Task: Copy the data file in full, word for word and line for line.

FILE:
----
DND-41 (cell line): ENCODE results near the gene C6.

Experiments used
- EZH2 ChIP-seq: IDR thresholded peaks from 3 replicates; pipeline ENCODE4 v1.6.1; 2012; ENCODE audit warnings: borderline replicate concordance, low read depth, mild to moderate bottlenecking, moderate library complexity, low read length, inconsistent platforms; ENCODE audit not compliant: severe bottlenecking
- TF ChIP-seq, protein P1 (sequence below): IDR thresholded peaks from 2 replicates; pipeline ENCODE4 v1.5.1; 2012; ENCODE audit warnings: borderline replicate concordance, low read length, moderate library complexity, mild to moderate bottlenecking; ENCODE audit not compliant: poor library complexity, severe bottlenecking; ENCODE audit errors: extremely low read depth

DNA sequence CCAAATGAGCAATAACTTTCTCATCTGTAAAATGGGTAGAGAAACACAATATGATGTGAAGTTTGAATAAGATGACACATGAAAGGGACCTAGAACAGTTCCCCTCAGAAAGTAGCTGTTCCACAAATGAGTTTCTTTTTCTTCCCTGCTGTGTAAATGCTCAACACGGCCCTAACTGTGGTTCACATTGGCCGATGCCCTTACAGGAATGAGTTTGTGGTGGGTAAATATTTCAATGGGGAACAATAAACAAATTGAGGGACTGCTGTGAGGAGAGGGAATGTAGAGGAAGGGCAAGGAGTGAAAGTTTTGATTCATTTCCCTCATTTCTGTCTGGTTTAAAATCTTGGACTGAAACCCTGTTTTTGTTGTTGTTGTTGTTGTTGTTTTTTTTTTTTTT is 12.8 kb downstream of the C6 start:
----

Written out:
DND-41 (cell line): ENCODE results near the gene C6.

Experiments used
- EZH2 ChIP-seq: IDR thresholded peaks from 3 replicates; pipeline ENCODE4 v1.6.1; 2012; ENCODE audit warnings: borderline replicate concordance, low read depth, mild to moderate bottlenecking, moderate library complexity, low read length, inconsistent platforms; ENCODE audit not compliant: severe bottlenecking
- TF ChIP-seq, protein P1 (sequence below): IDR thresholded peaks from 2 replicates; pipeline ENCODE4 v1.5.1; 2012; ENCODE audit warnings: borderline replicate concordance, low read length, moderate library complexity, mild to moderate bottlenecking; ENCODE audit not compliant: poor library complexity, severe bottlenecking; ENCODE audit errors: extremely low read depth

DNA sequence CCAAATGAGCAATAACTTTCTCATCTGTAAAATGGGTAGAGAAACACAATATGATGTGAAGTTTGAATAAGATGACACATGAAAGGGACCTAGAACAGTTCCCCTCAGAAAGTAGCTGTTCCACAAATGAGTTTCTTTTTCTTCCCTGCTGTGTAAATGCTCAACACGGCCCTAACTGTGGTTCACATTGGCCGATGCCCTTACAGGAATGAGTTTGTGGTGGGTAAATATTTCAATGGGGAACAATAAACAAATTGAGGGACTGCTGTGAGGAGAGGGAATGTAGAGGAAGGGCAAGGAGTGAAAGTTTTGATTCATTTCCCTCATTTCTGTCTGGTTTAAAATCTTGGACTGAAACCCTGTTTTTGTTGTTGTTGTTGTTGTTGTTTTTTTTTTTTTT is 12.8 kb downstream of the C6 start: